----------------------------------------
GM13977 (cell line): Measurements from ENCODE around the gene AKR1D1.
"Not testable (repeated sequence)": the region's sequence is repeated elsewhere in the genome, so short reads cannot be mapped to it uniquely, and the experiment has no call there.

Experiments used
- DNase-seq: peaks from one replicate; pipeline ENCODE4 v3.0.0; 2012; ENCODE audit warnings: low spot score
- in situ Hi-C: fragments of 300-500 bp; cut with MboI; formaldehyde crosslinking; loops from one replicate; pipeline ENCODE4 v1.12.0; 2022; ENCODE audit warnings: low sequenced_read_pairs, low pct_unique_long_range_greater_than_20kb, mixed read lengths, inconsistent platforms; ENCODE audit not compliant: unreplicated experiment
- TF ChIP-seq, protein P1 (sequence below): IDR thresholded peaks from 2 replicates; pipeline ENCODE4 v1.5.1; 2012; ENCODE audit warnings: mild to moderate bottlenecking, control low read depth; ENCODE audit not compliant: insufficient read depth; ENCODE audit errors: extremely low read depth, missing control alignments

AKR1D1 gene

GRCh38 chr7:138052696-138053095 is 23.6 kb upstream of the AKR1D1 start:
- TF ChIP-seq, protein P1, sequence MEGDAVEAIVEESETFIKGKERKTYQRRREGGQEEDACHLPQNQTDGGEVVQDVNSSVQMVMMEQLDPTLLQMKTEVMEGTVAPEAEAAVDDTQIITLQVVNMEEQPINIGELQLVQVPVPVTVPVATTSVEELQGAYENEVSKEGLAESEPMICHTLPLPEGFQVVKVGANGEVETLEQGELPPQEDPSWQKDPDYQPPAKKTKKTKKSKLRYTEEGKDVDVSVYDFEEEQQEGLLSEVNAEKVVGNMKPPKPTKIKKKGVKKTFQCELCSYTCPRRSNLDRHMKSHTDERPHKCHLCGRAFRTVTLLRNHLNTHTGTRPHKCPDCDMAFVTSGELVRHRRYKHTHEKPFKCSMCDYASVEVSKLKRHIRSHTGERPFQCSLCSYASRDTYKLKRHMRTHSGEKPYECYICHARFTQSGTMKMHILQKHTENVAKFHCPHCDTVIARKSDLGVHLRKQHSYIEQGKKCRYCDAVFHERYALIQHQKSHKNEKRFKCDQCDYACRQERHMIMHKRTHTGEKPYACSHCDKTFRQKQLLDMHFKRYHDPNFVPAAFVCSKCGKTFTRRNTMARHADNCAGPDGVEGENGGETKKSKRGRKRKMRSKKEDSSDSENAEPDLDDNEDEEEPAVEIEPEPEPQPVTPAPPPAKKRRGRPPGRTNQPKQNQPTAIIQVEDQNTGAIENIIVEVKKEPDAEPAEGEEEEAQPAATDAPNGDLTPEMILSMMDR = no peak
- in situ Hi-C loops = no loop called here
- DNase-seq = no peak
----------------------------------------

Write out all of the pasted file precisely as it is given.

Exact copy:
GM13977 (cell line): Measurements from ENCODE around the gene AKR1D1.
"Not testable (repeated sequence)": the region's sequence is repeated elsewhere in the genome, so short reads cannot be mapped to it uniquely, and the experiment has no call there.

Experiments used
- DNase-seq: peaks from one replicate; pipeline ENCODE4 v3.0.0; 2012; ENCODE audit warnings: low spot score
- in situ Hi-C: fragments of 300-500 bp; cut with MboI; formaldehyde crosslinking; loops from one replicate; pipeline ENCODE4 v1.12.0; 2022; ENCODE audit warnings: low sequenced_read_pairs, low pct_unique_long_range_greater_than_20kb, mixed read lengths, inconsistent platforms; ENCODE audit not compliant: unreplicated experiment
- TF ChIP-seq, protein P1 (sequence below): IDR thresholded peaks from 2 replicates; pipeline ENCODE4 v1.5.1; 2012; ENCODE audit warnings: mild to moderate bottlenecking, control low read depth; ENCODE audit not compliant: insufficient read depth; ENCODE audit errors: extremely low read depth, missing control alignments

AKR1D1 gene

GRCh38 chr7:138052696-138053095 is 23.6 kb upstream of the AKR1D1 start:
- TF ChIP-seq, protein P1, sequence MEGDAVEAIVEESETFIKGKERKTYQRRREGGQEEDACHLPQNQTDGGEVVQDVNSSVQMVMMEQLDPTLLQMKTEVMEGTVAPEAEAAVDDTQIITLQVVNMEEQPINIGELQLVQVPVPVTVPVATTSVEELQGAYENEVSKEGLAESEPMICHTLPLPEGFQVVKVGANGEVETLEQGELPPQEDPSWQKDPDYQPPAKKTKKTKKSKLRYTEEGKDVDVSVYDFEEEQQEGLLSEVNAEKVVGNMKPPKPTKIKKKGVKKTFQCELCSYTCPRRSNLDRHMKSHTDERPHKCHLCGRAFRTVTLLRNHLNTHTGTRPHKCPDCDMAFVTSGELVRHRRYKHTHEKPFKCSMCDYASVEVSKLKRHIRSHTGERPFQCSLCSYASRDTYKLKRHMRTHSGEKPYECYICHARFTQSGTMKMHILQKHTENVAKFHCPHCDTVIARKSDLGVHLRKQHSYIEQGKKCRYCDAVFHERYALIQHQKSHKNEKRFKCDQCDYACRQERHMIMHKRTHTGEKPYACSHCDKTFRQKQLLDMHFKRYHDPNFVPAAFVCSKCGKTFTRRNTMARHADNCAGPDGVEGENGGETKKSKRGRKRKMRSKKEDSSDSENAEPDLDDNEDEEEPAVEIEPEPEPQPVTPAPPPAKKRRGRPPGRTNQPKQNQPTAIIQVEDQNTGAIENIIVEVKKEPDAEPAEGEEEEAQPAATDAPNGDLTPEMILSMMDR = no peak
- in situ Hi-C loops = no loop called here
- DNase-seq = no peak